I agree that this is proper procedure, always better not to D-A/A-D if possible. Consider it more
direct signal chain -- original tape>Dolby decoder>A-D converter.
However, I think the original poster said he did not have the original tape on hand, in which case
the only good option is -- D-A converter>Dolby decoder>A-D converter.
For what it's worth, I've experimented with both methods, using nothing too fancy, just my DAL
CardDeluxe interfaces. There are slight audible differences, but they are subtle, to my ears. I
can't say one sounds "better" than the other because they are so similar. It's possible that the
tape>Dolby>ADC method sounds slightly more "open" but it's really a subtle difference. Conversion
was done at 96/24 both ways. This is not a clearly audible difference, like between a 7.5IPS
quarter-track tape and the same material recorded at the same time on a 15IPS 2-track tape, or
between an LP and a master tape.
-- Tom Fine
----- Original Message -----
From: "Andrew Hamilton" <[log in to unmask]>
To: <[log in to unmask]>
Sent: Wednesday, January 11, 2012 7:26 AM
Subject: Re: [ARSCLIST] Dolby Plugin
Reads as if it's time for a fresh tape to ADC transfer with the Dolby in
line. Even using very good converters (e.g., Lavry Gold] in double
signal-jacking [D/A/D] mode is counter-indicated unless you must do that to
use some outboard analog processing. If you have the tape, you don't have
to do that. It should not have been transferred without Dolby decoding.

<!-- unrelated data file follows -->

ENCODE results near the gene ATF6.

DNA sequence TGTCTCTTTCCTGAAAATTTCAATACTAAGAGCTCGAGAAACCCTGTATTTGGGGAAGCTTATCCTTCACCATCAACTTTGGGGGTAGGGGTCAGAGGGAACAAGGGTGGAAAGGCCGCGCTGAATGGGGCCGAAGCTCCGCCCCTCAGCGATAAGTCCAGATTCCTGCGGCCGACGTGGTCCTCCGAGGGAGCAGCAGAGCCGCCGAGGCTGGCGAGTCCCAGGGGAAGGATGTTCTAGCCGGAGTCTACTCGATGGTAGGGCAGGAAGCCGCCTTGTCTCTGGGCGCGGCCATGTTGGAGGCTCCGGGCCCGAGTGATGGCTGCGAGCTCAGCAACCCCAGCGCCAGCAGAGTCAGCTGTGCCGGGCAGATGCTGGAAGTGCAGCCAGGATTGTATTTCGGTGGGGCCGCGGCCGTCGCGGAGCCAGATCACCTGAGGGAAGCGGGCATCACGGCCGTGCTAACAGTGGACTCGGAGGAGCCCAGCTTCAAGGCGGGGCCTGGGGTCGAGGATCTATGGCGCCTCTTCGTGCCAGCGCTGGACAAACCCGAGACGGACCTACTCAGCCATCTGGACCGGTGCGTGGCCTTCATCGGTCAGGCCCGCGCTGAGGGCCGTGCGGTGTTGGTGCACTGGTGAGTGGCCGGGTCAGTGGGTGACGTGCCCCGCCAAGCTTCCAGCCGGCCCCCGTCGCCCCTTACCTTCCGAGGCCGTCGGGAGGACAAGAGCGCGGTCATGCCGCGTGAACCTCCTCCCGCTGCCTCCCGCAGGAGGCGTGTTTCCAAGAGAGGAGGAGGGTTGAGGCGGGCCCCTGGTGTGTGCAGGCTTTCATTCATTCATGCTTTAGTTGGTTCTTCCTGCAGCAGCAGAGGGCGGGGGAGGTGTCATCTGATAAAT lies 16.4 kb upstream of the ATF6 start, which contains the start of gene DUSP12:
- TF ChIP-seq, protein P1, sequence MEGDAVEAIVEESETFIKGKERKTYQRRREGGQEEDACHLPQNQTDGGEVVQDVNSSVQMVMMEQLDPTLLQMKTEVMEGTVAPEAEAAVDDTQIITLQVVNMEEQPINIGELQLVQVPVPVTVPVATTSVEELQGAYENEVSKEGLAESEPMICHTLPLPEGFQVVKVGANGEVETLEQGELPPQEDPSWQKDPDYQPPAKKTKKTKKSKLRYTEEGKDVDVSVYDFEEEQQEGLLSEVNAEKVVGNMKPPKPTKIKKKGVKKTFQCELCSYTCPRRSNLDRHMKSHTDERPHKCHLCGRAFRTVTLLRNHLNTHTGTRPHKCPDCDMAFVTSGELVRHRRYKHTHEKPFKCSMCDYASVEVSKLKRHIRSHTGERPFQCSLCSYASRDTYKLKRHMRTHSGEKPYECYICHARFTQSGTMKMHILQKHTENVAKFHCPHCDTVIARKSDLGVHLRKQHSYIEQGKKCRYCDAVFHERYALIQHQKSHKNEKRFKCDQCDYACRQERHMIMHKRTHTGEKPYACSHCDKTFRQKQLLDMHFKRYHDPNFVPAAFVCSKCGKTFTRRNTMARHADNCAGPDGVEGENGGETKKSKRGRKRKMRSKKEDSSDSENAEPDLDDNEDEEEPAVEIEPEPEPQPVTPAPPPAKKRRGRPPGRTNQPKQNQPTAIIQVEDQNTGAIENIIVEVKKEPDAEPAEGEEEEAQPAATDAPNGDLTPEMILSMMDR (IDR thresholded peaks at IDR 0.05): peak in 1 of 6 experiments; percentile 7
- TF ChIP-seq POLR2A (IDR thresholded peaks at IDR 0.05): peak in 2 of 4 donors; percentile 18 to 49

On 1/11/12 5:48 AM, "Tom Fine" <[log in to unmask]> wrote:
> I agree with Ted. Dolby is a "process" (they themselves called it a "process"
> in numerous marketing
> materials), really it's a compressor and band-filter and expander. So it's
> just another piece of
> outboard equipment. I think a musician or producer that has access to a
> real-deal good-working-order
> Pultec EQ unit or Fairchild compressor would never use a "plug-in" instead.
> Modelling is only so
> good, it's modelling instead of actual hardware. The sound is bound to be
> different, by varying
> degrees (good modelling = slight differences due to slightly different
> performance characteristics
> in the real world; poor modelling = little resemblence to the real thing).
> Dolby made and makes good
> hardware, when used properly it's fine to run a source through a Dolby unit,
> the result will sound
> better than un-decoded.
> -- Tom Fine
> ----- Original Message -----
> From: "Ted Kendall" <[log in to unmask]>
> To: <[log in to unmask]>
> Sent: Wednesday, January 11, 2012 4:03 AM
> Subject: Re: [ARSCLIST] Dolby Plugin
>> On 10/01/2012 21:51, Richard L. Hess wrote:
>>> Hi, Louis,
>>> Your wishes are the same as the rest of us...but I'm afraid you'll have to
>>> hold your nose and go
>>> out to the outboard Dolby A unit and then back into digital.
>>> I wish I were wrong, but Dolby has been pretty insistent that they don't
>>> want to do this.
>>> On 2012-01-10 3:14 PM, Louis Hone wrote:
>>>> A client brought me a WAV file which is a direct transfer from a quarter
>>>> inch tape (1980). The tape had a full set of tones (15 K, 10 K, 1K, 100,
>>>> 50, and Dolby A warble tone) and these tones are in the WAV file. The
>>>> original tape was Dolby A encoded and the WAV file has not been decoded. I
>>>> know that whoever did the transfer, adjusted the azimuth, as well as high
>>>> and low frequency EQ prior to the transfer. However, no Dolby A unit was
>>>> available so the tape remains encoded. My question: is there a Dolby A
>>>> plugin that can be used in ProTools ? I wish to avoid going back to the
>>>> analog domain (and through a Dolby A unit) and back to digital in order to
>>>> decode this file.
>>>> Louis Hone
>> What's the problem with going through analogue? Transparent conversion has
>> been available for some
>> time now, and the vagaries of modelling would be far more likely to cause
>> problems than another
>> stage of conversion.
Serif Sound ♬ CD Premastering
➣ Dingbat Lacquer Sound Disc